Getting food across in the nick of time

  • Nation
  • Saturday, 19 Dec 2015

Good Samaritan: Siti in the thick of action delivering food to the orang asli communities during the floods in Kelantan last year.

PETALING JAYA: The orang asli community in Gua Musang, Kelantan, will receive basic food supplies in advance to help them stave off hunger if floods occur in the coming weeks.

Orang asli activist Siti Zabedah Kasim said basic food would be transported to designated villages using four-wheel drive vehicles under a programme organised by Allianz Malaysia Berhad, called “food dumping”.

She said the project focused on Gua Musang as the area was the worst hit during last year’s floods, and many orang asli villages had been effectively cut off from the outside world.

“The food dumping idea came from Allianz. Instead of using funds to rent helicopters to supply food, we thought why not use it to buy food,” she said at the Dec 16 ceremony where she was given the Star Golden Hearts award.

“Nobody has done food dumping in advance before. Each area will have a committee, comprising the orang asli folk, who will monitor the distribution of food.”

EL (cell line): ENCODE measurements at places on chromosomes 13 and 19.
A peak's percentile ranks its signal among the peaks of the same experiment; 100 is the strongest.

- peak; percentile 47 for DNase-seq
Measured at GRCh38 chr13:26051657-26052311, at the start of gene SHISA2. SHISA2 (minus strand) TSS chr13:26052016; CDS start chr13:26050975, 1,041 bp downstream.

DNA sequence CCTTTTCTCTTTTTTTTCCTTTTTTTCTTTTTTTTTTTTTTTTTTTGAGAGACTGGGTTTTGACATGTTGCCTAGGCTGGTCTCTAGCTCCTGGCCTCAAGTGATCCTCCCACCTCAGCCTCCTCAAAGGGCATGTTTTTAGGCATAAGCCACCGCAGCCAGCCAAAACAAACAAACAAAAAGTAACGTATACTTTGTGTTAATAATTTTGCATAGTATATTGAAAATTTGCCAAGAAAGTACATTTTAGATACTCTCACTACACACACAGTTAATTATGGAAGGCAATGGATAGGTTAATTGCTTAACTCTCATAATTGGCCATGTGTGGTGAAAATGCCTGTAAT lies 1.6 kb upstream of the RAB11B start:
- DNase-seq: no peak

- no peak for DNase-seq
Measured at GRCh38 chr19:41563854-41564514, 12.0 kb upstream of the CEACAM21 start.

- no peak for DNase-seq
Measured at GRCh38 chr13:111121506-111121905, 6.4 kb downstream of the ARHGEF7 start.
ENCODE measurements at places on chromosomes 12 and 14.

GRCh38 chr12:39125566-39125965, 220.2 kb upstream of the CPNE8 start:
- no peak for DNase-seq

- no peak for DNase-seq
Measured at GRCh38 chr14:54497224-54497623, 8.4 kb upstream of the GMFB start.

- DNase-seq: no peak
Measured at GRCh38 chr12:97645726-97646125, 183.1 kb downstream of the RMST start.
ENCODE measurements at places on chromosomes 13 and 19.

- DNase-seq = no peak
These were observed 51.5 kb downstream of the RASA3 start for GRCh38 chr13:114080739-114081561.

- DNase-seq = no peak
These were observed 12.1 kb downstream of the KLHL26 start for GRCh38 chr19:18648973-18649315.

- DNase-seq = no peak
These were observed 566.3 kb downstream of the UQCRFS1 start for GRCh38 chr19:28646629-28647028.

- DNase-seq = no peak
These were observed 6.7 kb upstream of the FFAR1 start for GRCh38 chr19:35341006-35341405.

The food supplies will include rice, cooking oil, sugar, salt, sardines and ikan bilis for some 200 orang asli villages that will last for up to four days.

Siti said they planned to distribute the food as fast as possible, as weather forecasts suggested that the rain could get heavier in the east coast from Dec 18.

“We are meeting up this Sunday in Kampung Parit, which will serve as our base camp. From there, we will start sending out the food, starting with villages located in the interiors,” she said.

The activist said that cost was a factor, and the team could not afford to provide a larger stockpile of food to the villages.

“Initially, we wanted to provide supplies for seven days but the cost would be too high. We need to feed 100 heads in each village.

“We will brief the orang asli committees not to touch the supply until the monsoon is over. If it does not flood, then they will disburse them,” she added.

There are at least 2,000 orang asli living in Gua Musang. They are usually trapped during the floods which cause landslides and destroy roads and bridges leading to the villages.

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